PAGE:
The argument for inclusion, diversity and broadening participation in STEM fields is that the country is better when all of its people and talents are engaged. On one side of this divided nation that simple argument is obvious and needs no defense - it is part of the national definition, part of the alignment with lofty American ideals. On the other side lives the dark side of the American story – the side of the past, of American cruelty, barbarism and terrorism.
Making the case for STEM education when the American dark side is on the rise will require extraordinary focus and a commitment to battle that my generation has not experienced.
What are we really up against in this American past?
In recent months the full weight of the conflict between America’s past and future was revealed again. In Charlottesville, a man in defense of America’s past drove a car into a crowd gathered in support of America’s future. He crushed a young woman and killed her. In a manner similar to the barbarism of ISIS soldiers, he was fueled by a doctrine of hatred and inhumanity. He was riled up by thousands of his tribe who, in 2017 - 152 years after the end of the Civil War, gathered to defend Robert E. Lee, the standard bearer for southern sedition, slavery and American treason.
Shortly thereafter, the President pardoned Sheriff Joe Arpaio. Over years, Sheriff Arpaio unleashed on Hispanic people in Arizona, a degree of tyranny, violence and dislocation reminiscent of the cruelty meted out to Japanese Americans during World War II. On the pretense that they are illegal people, he commissioned his officers to hunt for brown people, harass, arrest and corral them into jails and detention centers that he himself called concentration camps. He brought back the chain gang from the dark corners of early 20th century America – for black and brown women. A US. District court judge found him guilty of being a vile and a repugnant reminder of the dark side of the American past.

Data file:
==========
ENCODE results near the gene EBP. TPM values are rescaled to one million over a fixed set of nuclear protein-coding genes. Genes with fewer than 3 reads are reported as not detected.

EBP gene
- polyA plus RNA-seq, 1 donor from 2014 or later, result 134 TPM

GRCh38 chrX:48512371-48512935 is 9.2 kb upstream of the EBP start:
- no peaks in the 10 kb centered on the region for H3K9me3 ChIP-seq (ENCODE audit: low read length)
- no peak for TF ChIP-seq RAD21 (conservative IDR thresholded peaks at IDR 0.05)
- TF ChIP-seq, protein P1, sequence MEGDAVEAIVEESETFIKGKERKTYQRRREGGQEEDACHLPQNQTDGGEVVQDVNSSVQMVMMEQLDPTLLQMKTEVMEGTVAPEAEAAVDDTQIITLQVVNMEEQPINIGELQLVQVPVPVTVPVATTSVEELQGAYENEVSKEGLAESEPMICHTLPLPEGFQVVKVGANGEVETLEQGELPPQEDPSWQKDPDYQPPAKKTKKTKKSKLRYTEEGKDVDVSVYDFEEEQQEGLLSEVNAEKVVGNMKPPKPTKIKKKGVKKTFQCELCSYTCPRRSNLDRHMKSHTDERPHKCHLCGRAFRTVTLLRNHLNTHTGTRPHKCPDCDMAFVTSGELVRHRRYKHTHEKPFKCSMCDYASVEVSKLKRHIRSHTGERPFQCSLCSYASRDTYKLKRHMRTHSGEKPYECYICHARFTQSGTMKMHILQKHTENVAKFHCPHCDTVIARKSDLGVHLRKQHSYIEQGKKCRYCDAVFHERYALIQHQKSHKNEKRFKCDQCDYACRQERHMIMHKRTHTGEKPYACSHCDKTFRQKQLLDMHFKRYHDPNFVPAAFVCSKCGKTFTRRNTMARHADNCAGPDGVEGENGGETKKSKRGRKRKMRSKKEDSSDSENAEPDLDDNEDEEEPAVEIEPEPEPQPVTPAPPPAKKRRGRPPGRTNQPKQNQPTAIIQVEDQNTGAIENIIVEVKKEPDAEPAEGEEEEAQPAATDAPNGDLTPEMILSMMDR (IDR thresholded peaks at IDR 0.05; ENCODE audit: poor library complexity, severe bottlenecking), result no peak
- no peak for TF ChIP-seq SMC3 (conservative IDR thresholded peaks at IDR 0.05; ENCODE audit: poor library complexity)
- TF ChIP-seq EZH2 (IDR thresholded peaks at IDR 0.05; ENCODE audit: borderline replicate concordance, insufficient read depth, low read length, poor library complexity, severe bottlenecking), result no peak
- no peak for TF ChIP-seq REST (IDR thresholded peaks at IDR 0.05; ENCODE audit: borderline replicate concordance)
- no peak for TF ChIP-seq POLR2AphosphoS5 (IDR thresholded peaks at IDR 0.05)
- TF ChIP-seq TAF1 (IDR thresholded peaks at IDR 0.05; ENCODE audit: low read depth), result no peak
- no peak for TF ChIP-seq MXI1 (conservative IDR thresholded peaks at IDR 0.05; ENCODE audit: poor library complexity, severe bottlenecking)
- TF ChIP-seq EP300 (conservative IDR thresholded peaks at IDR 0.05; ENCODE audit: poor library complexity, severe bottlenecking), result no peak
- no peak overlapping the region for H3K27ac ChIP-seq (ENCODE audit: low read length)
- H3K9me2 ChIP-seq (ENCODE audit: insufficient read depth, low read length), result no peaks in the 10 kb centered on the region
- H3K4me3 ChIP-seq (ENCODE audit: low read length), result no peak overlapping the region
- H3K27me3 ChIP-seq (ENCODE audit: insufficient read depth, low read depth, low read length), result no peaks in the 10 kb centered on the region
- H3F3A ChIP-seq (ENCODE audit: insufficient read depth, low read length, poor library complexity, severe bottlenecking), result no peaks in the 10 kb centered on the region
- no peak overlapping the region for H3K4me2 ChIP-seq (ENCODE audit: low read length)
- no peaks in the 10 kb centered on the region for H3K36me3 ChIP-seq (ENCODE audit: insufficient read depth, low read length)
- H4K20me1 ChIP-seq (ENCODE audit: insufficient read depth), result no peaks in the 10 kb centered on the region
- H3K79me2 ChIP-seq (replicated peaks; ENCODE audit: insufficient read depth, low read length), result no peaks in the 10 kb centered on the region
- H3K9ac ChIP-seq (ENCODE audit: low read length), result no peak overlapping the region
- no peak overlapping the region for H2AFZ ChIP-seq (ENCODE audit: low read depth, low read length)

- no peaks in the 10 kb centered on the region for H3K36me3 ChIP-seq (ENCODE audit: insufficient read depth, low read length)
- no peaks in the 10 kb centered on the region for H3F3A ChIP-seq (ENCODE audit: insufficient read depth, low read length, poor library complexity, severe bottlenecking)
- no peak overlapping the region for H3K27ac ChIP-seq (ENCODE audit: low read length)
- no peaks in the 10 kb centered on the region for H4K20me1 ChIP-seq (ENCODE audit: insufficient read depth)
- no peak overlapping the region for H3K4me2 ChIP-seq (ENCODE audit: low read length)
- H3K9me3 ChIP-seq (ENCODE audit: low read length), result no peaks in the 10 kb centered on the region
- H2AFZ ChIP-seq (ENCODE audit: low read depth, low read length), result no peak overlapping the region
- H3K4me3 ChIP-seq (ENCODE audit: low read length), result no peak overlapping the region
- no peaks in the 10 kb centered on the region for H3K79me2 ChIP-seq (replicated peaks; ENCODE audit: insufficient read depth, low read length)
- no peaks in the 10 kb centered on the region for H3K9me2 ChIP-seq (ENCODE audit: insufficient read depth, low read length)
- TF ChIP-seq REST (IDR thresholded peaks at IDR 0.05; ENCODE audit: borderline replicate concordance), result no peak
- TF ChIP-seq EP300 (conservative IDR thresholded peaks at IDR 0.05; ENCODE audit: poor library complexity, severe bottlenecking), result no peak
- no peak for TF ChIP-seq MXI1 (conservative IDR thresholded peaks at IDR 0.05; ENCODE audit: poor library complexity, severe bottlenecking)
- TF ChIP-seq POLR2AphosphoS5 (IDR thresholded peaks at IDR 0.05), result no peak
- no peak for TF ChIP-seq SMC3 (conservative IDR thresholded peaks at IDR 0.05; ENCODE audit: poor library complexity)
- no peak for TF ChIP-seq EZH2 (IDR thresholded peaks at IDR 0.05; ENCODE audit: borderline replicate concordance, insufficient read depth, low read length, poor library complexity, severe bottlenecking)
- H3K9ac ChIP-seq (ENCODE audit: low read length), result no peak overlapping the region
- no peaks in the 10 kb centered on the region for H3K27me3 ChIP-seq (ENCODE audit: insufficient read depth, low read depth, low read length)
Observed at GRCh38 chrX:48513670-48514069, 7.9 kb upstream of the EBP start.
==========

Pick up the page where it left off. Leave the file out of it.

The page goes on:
The President not only pardoned the man, he pardoned his philosophy.
He did so in the face of an approaching storm, Hurricane Harvey – one of the most devastating storms in American history. A storm whose recovery, we all know, will require the back breaking labor of thousands of those very Hispanic people.
And then today the President revoked DACA – the Deferred Action for Childhood Arrivals. In doing so he took a step further in his public disdain for America’s future and his revelry in its dark past. He cast a cloud of dread and uncertainty over 800,000 people living in this country. The cruelty and inhumanity of this act is clear. It is as clear to those who believe in America's future, as it is incomprehensible.
The battle lines are drawn – America’s past versus its future. Make America great again implies that its greatness lies in its past. It does not. Its greatness is the substance of our yearnings. It is the reason we struggle for tomorrow to be better than today.
Our charge in the midst of the battle for basic human dignity and national decency is to ensure that the case for education is not lost. Education generally and STEM education in particular are cornerstones of the American future. In the end we will win, but it is clear now that STEM education is not merely a cause worthy of advocacy, it is a battle for America’s future.